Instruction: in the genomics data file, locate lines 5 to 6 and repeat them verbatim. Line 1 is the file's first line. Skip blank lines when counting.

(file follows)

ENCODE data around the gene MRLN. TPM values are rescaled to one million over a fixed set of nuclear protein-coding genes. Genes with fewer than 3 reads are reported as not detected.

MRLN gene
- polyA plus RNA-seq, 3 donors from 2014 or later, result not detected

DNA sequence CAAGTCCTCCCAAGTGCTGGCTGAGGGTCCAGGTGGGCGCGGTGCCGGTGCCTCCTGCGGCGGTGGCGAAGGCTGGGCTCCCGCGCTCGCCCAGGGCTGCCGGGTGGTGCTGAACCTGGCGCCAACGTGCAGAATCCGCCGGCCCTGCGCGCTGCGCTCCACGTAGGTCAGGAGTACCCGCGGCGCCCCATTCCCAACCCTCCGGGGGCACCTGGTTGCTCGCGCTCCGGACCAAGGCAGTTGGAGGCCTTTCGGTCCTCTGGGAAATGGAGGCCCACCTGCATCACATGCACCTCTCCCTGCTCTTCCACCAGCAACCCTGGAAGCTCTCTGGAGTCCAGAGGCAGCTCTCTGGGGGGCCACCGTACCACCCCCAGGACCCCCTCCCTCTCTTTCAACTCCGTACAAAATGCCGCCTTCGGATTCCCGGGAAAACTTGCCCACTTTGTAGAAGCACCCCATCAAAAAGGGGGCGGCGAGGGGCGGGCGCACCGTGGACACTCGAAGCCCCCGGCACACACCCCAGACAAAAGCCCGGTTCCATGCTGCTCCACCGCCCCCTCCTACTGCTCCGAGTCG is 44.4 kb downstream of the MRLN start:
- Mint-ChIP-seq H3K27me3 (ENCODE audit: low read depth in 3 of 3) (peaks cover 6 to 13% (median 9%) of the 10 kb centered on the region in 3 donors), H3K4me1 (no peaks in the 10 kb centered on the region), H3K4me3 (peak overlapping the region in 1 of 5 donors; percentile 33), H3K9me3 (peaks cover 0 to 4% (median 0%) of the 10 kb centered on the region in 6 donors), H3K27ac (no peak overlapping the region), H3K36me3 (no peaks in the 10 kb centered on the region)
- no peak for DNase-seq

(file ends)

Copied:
- Mint-ChIP-seq H3K27me3 (ENCODE audit: low read depth in 3 of 3) (peaks cover 6 to 13% (median 9%) of the 10 kb centered on the region in 3 donors), H3K4me1 (no peaks in the 10 kb centered on the region), H3K4me3 (peak overlapping the region in 1 of 5 donors; percentile 33), H3K9me3 (peaks cover 0 to 4% (median 0%) of the 10 kb centered on the region in 6 donors), H3K27ac (no peak overlapping the region), H3K36me3 (no peaks in the 10 kb centered on the region)
- no peak for DNase-seq